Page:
A supportive ecology is crucial to any organism, and Spacing Ottawa is no different. But whereas in many cities in North America our recent splash landing in the middle of the local blogosphere could have seen us washed us up on some very barren shores indeed, in Ottawa we were blessed to find ourselves surrounded by a rich variety of like-minded blogs from across the city.
The water is warm here; we pan to bob along with the current and share what we see along the way. For this first passage through Ottawa’s blogging archipelago, we want to highlight three sites that get right down to street level, and revel in what they find.
Charles Akben-Marchand is a Centretown resident, neighbourhood activist, and superb observer of change in downtown Ottawa. His “Images of Centretown” blog is focused on the way memory attaches itself to buildings and other elements of our streetscape, and he carefully documents those moments of transition when a street changes forever, one iteration of a particular address or streetcorner giving way to the next. Here’s Charles himself on what he does:
We often think of buildings as permanent. They’re familiar; we take
them for granted because we believe they’ll always be there. It is
easy to forget the changes that go on in our neighbourhood; not just
the subtle changes, but the big ones, too. A parking lot gets
developed, and soon we forget our memory of the parking lot by which
we used to identify that site. Indeed, we had already forgotten the
former building that was torn down to become the parking lot. Soon we
will think of the site by the building now standing on it, or even the
business and people occupying it.
The changes to Bank Street over the past several years have been rich grist for Charles’s mill; for a wonderful example check his recent photo-blogging of the demolition of the Metropolitan Bible Church at Bank and Somerset.
West Side Action is maintained by Eric Darwin, who was a transportation expert and land-use planner in his years with the federal government. He has since taken his work-a-day expertise and wedded it to his community activism on a full spectrum of planning issues affecting his district. It’s a chunk of Ottawa and a menu of topics he calls:
The west side of downtown Ottawa: Downtown to Bayview, Ottawa River to Dows Lake. News and opinion on the LRT, Downtown Ottawa Transit Tunnel, OC Transpo, cycling, pedestrians, development, happenings, Preston St. streetscaping.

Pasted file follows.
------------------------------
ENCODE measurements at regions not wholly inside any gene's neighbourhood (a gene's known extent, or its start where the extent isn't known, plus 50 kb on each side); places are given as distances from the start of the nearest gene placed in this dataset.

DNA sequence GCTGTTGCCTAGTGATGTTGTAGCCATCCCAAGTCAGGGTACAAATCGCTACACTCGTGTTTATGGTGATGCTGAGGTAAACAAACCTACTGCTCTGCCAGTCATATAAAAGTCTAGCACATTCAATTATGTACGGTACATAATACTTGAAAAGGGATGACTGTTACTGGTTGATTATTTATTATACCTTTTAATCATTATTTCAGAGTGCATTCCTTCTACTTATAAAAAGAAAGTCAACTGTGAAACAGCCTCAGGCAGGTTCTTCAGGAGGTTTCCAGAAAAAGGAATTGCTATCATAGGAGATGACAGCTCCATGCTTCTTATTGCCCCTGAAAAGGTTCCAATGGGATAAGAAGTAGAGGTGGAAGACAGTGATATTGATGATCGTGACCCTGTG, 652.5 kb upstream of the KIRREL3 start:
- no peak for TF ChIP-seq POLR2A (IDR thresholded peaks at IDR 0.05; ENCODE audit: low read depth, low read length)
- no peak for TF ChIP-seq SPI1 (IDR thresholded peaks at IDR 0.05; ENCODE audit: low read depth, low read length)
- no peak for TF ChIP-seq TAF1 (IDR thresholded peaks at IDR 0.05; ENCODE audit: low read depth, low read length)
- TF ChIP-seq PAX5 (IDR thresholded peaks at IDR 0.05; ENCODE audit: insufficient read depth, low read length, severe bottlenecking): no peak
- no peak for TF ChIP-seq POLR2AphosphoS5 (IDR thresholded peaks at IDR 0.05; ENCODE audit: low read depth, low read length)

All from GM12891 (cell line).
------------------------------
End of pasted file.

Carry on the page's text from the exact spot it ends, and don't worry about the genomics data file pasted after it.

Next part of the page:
Eric has vision. Not the kind of blue-sky dreaming so many of do, imagining a city where the walk light is always with us, there’s always a bus as soon as you get to the stop, and the sidewalks are cleared of snow before the roads. Rather, he has practical plans for things like how the city could have a dedicated bikeway running from Churchill to Bronson in straight line and costing next to nothing. It’s so simple you’ll wonder why we can’t have it by next spring.
But it’s not just the grand plan with Eric; he’s constantly on the move looking for the small things that make a big difference . You’ll love his detailed deconstruction of the poor planning behind the lack of pedestrian access at Bayview Station, and delight in his eye for detail as he explores his neighbourhood.
The Ottawa Project‘s David McClelland was one of the first local bloggers to post for Spacing Ottawa, a piece on the Corktown bridge we ran in our first week. But Dave has been taking his geographer’s training and journalist’s curiosity with him for several years now as he blogs his explorations of the entire city, from parks Orleans to proposed subdivisions near Stittsville. We first came across David’s approach via this wonderfully evocative photo-walk of the “remnant streets” of Labreton Flats.
It should also be noted that the The Ottawa Project is that very useful kind of blog that can save you time. For example, in the era of the thirty-second Youtube clip, you might not feel you have a whole quarter of an hour to give to the City of Ottawa’s latest video on intensification, as worthy a topic as it might be. No worries; OP’s already been there, and posted a summary that’ll take you less than a minute to read. The blog is full of excellent summaries like that; for that reason alone it would be well worth adding it to your RSS reader.
photo by Justin Van Leeuwen